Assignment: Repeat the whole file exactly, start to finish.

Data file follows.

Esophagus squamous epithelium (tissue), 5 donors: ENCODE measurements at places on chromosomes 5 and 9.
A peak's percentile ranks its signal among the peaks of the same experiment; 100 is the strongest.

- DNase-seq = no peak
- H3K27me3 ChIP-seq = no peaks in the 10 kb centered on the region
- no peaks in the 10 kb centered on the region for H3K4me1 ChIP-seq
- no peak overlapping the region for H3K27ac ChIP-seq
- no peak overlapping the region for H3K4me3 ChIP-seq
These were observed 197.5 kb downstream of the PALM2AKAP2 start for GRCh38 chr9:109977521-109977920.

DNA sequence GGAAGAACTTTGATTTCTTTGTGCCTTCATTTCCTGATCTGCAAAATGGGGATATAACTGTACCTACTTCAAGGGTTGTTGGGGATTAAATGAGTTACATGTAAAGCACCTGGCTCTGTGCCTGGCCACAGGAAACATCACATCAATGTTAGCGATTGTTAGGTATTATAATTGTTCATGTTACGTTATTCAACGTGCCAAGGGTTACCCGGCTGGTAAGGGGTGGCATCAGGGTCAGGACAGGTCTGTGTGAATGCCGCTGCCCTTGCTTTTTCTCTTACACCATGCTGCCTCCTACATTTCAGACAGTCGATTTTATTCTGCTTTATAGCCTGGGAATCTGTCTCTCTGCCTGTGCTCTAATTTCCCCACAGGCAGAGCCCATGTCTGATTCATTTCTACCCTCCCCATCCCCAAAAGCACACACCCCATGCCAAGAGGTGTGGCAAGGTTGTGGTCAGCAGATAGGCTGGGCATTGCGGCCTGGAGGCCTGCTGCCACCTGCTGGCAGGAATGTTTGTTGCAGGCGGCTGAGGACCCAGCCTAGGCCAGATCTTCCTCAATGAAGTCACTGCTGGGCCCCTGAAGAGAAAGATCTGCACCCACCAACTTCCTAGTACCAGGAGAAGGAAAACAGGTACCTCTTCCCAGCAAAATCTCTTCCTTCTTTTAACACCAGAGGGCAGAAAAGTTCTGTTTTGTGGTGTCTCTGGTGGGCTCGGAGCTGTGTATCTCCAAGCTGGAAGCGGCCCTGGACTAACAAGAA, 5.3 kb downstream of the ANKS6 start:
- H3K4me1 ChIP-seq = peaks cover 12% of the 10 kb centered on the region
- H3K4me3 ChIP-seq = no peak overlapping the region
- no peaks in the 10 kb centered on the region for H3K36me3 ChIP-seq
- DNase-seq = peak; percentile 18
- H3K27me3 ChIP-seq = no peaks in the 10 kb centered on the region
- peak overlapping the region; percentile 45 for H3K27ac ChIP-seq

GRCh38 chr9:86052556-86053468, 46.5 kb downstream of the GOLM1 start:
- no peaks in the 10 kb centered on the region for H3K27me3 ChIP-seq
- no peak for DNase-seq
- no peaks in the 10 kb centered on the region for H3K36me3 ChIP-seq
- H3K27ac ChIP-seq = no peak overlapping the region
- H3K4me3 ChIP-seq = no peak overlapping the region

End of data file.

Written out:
Esophagus squamous epithelium (tissue), 5 donors: ENCODE measurements at places on chromosomes 5 and 9.
A peak's percentile ranks its signal among the peaks of the same experiment; 100 is the strongest.

- DNase-seq = no peak
- H3K27me3 ChIP-seq = no peaks in the 10 kb centered on the region
- no peaks in the 10 kb centered on the region for H3K4me1 ChIP-seq
- no peak overlapping the region for H3K27ac ChIP-seq
- no peak overlapping the region for H3K4me3 ChIP-seq
These were observed 197.5 kb downstream of the PALM2AKAP2 start for GRCh38 chr9:109977521-109977920.

DNA sequence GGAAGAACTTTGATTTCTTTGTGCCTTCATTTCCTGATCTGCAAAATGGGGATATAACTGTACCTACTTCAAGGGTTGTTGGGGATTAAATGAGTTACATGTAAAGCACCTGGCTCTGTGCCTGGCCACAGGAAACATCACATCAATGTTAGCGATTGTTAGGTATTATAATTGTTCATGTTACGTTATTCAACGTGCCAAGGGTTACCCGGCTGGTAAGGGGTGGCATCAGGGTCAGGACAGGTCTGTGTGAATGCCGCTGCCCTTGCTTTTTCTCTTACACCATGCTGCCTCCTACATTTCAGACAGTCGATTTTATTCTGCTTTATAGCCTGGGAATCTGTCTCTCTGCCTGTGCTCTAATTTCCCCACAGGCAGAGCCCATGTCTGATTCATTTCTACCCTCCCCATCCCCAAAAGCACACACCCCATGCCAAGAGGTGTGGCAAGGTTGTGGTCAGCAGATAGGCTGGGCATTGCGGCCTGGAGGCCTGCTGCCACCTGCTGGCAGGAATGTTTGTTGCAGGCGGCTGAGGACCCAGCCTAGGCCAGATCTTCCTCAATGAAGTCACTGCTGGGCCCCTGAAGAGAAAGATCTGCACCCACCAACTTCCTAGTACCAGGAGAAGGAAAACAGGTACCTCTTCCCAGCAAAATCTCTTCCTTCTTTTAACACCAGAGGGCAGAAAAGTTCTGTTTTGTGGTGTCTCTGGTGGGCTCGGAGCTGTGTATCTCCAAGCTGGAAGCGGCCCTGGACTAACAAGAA, 5.3 kb downstream of the ANKS6 start:
- H3K4me1 ChIP-seq = peaks cover 12% of the 10 kb centered on the region
- H3K4me3 ChIP-seq = no peak overlapping the region
- no peaks in the 10 kb centered on the region for H3K36me3 ChIP-seq
- DNase-seq = peak; percentile 18
- H3K27me3 ChIP-seq = no peaks in the 10 kb centered on the region
- peak overlapping the region; percentile 45 for H3K27ac ChIP-seq

GRCh38 chr9:86052556-86053468, 46.5 kb downstream of the GOLM1 start:
- no peaks in the 10 kb centered on the region for H3K27me3 ChIP-seq
- no peak for DNase-seq
- no peaks in the 10 kb centered on the region for H3K36me3 ChIP-seq
- H3K27ac ChIP-seq = no peak overlapping the region
- H3K4me3 ChIP-seq = no peak overlapping the region